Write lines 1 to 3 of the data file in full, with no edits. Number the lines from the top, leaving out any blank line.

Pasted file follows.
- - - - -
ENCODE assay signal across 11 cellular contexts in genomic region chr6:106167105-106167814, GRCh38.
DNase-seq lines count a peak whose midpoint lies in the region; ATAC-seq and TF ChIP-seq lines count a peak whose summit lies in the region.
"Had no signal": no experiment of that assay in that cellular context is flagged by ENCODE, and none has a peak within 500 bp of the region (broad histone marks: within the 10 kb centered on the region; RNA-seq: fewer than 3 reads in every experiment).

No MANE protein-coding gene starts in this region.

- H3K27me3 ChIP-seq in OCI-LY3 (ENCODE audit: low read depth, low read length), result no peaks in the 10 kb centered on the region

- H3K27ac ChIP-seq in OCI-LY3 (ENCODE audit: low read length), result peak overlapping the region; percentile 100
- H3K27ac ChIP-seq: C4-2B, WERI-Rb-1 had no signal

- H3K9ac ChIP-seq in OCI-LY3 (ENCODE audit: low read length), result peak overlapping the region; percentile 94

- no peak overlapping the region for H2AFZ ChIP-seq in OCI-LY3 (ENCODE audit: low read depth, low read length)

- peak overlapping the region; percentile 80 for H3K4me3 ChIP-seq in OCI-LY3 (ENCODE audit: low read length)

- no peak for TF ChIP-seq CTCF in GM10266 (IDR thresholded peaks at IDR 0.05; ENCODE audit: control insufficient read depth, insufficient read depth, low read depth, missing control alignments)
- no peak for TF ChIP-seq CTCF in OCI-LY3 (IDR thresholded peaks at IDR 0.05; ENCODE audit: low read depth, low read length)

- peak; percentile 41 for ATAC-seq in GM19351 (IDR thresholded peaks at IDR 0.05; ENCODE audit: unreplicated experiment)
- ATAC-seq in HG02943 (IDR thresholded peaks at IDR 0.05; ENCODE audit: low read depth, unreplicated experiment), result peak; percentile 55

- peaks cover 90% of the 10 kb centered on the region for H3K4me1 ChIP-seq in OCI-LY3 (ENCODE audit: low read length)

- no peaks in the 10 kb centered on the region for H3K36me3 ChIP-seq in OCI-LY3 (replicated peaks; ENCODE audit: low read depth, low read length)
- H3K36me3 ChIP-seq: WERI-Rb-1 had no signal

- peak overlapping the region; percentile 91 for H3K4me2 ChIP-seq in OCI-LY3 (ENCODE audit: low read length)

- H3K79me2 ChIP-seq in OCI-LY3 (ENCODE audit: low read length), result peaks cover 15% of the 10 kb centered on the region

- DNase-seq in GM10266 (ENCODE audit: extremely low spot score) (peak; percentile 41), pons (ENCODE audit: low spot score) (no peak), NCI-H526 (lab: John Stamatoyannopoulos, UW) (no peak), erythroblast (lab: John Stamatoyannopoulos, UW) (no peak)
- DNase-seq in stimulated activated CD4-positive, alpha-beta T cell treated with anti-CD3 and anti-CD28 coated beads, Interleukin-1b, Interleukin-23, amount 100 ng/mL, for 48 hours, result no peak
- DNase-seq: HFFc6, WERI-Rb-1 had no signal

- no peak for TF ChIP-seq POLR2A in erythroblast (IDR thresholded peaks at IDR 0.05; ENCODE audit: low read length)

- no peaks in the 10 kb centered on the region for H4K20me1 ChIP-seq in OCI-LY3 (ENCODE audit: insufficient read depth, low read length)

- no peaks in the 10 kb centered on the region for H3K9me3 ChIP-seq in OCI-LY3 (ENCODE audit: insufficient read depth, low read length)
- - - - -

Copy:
ENCODE assay signal across 11 cellular contexts in genomic region chr6:106167105-106167814, GRCh38.
DNase-seq lines count a peak whose midpoint lies in the region; ATAC-seq and TF ChIP-seq lines count a peak whose summit lies in the region.
"Had no signal": no experiment of that assay in that cellular context is flagged by ENCODE, and none has a peak within 500 bp of the region (broad histone marks: within the 10 kb centered on the region; RNA-seq: fewer than 3 reads in every experiment).